Coaching is a Science (But Mostly an Art)

Updated: Jun 25, 2020

The basics of coaching are pretty much common knowledge… Do work, eat, recover, do more work, eat some more, recover some more, repeat, and eventually (hopefully) obtain a substantial fitness gain over time.

Coaching, like life, can be a balancing act. In fact, there are many metaphors for life and coaching that are similar, but alas, I’ll get into that in the future in another blog post.

Let’s delve into some factors that I think are important for coaching to be effective.

Motivations and driving forces.

Everybody has a reason, and more likely a set of reasons, for wanting to become fitter. Taking the time to explore these reasons in greater depth can produce a more fulfilling outcome in the long run. Unfortunately, sometimes our strongest motivating factors can result in more stress over time, so taking the time to carefully curate and then operate from, the platform of a healthy and grounded set of motivations can set the tone for a more fulfilling outcome in sport and performance.

Abilities and biology.

It’s no secret that each person has a unique set of biological circumstances that result in performance outcomes. Our physiology, including chemistry and body geometry,

are predetermined, but that’s not to say that we can’t optimize what we’ve got! Willingness is included in this. What each person is willing to do to obtain fitness rewards is a gigantic piece of the puzzle.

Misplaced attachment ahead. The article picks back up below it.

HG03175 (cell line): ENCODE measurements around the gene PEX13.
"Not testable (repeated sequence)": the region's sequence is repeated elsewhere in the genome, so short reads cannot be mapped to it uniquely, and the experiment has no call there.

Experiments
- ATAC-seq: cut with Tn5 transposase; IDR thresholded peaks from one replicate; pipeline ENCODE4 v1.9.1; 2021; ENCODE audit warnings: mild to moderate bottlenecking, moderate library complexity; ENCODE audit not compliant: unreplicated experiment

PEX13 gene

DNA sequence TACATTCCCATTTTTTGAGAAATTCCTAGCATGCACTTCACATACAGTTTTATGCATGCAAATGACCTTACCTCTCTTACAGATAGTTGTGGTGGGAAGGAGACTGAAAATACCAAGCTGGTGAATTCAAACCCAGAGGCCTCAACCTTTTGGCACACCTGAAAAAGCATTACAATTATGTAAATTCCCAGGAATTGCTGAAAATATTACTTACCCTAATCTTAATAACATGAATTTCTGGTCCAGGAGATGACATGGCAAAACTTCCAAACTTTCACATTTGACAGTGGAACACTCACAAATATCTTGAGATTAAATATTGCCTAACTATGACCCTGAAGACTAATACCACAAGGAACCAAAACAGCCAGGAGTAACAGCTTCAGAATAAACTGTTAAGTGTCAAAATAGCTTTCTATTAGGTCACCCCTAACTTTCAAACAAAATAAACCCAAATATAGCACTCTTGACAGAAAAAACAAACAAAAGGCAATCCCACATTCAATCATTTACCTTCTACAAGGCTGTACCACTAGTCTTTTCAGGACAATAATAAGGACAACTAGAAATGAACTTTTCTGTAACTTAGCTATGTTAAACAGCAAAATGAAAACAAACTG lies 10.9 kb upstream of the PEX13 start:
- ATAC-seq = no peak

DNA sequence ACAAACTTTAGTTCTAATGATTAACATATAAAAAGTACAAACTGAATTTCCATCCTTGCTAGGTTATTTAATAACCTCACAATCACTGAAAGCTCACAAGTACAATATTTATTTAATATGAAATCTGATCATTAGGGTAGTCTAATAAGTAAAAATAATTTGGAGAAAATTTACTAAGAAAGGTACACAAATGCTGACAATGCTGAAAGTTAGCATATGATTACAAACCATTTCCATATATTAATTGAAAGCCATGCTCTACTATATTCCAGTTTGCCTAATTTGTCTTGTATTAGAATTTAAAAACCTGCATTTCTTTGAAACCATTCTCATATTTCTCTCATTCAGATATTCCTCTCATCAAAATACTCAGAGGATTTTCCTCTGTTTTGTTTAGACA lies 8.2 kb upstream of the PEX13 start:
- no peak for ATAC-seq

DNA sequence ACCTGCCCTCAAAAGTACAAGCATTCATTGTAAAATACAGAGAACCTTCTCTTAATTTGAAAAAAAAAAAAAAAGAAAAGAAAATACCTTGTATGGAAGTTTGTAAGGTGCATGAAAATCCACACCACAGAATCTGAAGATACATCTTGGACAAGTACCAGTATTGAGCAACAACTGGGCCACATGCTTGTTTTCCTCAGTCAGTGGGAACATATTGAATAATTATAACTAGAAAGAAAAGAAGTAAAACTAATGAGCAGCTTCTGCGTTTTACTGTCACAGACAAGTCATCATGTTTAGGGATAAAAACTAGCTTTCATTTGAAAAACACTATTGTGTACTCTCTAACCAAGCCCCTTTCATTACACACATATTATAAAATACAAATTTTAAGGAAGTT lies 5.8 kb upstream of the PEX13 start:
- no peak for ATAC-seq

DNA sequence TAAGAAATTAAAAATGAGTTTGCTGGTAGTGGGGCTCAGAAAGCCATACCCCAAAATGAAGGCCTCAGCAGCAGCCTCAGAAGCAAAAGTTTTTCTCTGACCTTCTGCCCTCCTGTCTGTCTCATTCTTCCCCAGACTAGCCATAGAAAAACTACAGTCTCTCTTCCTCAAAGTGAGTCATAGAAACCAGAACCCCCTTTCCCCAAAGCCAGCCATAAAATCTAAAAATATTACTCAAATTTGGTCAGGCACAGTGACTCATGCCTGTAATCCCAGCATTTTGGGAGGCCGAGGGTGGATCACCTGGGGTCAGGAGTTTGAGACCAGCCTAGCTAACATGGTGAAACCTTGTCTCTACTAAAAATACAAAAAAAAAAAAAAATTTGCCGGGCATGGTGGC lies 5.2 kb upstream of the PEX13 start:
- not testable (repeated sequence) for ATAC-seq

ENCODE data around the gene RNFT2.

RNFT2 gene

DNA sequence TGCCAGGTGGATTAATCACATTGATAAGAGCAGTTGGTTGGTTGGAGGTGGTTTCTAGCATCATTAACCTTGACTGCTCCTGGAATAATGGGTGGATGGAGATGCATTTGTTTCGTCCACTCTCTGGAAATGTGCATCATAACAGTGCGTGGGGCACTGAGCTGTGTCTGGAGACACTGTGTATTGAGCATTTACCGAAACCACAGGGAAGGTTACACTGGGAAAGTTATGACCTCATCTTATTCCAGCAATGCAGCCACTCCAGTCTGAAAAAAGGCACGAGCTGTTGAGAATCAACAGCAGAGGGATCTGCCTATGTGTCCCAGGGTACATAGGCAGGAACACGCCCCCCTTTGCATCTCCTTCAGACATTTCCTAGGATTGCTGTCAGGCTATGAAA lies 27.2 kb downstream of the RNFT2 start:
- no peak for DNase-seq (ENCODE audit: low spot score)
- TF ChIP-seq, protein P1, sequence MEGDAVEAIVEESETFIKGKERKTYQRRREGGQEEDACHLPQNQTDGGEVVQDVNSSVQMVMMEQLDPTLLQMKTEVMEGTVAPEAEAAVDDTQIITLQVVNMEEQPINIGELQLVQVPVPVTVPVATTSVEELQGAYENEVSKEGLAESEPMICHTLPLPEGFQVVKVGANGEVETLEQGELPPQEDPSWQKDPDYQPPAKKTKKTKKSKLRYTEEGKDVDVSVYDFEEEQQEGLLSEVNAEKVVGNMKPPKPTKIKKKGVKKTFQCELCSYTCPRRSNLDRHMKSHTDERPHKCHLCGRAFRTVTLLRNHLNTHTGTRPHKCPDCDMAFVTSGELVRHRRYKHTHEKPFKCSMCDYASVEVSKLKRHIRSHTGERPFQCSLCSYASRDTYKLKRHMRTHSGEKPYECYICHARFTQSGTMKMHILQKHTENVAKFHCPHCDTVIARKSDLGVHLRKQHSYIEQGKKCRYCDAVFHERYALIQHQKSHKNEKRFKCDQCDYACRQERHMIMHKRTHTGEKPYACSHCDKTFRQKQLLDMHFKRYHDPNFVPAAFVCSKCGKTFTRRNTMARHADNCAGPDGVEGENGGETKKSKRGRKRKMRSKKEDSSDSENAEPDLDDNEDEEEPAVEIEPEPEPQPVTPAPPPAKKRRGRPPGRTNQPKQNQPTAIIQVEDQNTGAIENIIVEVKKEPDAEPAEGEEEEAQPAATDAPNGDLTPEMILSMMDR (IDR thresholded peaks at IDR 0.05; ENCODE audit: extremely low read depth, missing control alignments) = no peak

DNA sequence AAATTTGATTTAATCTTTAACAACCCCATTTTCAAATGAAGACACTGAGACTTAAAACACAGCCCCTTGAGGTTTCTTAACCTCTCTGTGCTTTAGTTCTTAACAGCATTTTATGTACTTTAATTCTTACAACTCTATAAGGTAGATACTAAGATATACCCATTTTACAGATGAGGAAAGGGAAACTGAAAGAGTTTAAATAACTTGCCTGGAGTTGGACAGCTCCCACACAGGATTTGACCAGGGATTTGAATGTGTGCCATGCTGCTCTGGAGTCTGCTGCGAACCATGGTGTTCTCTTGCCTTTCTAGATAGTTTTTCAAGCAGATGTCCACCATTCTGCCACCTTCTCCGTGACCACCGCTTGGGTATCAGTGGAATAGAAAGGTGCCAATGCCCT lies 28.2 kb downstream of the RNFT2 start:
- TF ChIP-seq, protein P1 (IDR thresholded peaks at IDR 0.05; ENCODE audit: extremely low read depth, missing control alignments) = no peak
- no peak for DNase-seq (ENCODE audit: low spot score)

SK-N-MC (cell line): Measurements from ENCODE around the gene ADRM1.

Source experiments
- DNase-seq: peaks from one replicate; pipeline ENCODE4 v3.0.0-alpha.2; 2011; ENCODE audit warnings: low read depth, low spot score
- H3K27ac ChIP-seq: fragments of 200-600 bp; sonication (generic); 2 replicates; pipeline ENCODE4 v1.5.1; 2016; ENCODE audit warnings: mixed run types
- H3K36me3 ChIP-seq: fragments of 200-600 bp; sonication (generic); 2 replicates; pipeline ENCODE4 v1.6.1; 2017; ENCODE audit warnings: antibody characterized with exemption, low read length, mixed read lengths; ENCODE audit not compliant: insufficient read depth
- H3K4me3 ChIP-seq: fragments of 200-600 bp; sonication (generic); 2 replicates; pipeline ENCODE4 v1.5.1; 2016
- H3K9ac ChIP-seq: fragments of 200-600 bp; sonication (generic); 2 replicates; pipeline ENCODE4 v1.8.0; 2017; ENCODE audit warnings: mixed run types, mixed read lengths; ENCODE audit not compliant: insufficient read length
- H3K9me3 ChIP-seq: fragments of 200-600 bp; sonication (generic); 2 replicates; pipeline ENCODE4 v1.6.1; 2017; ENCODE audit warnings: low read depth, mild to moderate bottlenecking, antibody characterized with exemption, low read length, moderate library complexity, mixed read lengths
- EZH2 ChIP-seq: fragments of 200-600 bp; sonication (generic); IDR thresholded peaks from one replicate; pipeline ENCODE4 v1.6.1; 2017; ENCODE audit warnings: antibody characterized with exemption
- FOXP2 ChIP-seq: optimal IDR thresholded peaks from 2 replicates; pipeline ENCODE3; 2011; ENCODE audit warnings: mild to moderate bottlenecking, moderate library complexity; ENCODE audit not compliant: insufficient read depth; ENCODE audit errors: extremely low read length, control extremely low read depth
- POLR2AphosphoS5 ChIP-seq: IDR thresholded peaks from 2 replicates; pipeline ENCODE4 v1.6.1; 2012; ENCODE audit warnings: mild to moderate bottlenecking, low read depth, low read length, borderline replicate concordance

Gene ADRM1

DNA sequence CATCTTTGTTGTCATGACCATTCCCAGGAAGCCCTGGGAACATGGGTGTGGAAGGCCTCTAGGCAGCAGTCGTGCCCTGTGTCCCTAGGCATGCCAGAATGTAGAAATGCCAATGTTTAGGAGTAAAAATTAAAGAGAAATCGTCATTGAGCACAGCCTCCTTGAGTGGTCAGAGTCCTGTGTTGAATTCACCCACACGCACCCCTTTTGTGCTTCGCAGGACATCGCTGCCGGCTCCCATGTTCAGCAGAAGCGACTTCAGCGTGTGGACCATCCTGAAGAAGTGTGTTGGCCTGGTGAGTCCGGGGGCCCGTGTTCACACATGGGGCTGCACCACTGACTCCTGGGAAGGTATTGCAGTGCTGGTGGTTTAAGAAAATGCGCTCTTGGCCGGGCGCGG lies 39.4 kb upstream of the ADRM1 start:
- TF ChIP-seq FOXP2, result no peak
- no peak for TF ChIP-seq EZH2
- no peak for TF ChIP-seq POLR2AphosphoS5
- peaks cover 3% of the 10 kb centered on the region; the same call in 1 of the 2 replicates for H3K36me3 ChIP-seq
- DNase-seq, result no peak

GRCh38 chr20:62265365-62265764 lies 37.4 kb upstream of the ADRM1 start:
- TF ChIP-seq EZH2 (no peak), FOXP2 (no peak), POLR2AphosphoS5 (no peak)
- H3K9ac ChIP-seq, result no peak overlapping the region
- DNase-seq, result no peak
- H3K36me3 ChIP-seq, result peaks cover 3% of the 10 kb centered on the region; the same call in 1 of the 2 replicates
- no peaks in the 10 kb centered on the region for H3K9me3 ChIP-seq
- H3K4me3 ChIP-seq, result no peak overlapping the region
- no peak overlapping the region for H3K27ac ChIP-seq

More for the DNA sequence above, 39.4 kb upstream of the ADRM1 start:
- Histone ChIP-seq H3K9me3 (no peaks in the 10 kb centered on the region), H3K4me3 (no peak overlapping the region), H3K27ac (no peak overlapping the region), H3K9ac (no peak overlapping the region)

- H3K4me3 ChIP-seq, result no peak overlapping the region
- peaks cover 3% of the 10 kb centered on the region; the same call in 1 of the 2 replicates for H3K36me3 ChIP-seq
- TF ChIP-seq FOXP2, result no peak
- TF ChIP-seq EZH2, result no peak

Support system.

Do the people in your life support your goals and dreams? Secondarily, do you support them as well? Your first thought might be, “of course I do”, but a quick look at your weekly routine and actions may answer that question for you in a different light.

Metrics analysis.

This is where science and art come into play the strongest and where your coaching investment proves to provide you the greatest benefit. A trained and experienced coach uses your subjective response to a workout and factors in your heart rate response, distances/times and power output to determine how to adjust your schedule, as well as continue to create workouts that properly challenge you without creating too much fatigue.

Desired Outcome.

With some finesse and a little luck, you then achieve the result: a “peak” performance at your desired event. There are many forces at play, but a relationship with the right coach is the first step.

My final point.

Competition doesn't always have to be focused on others... and I believe that this notion does somewhat of a disservice to the healthy pursuit of fitness through sport as a means to quality of life and longevity. See more on my coaching philosophy here.

Talitha Vogt is a certified endurance and wellness coach with an elite racing background. She has 22 years of experience as a mountain biker, including 12 total years of racing and other events. Leveraging her wellness coaching experience, she provides custom-tailored training plans and accommodating coaching for women locally in the front range of Colorado and online for anywhere else in the world.

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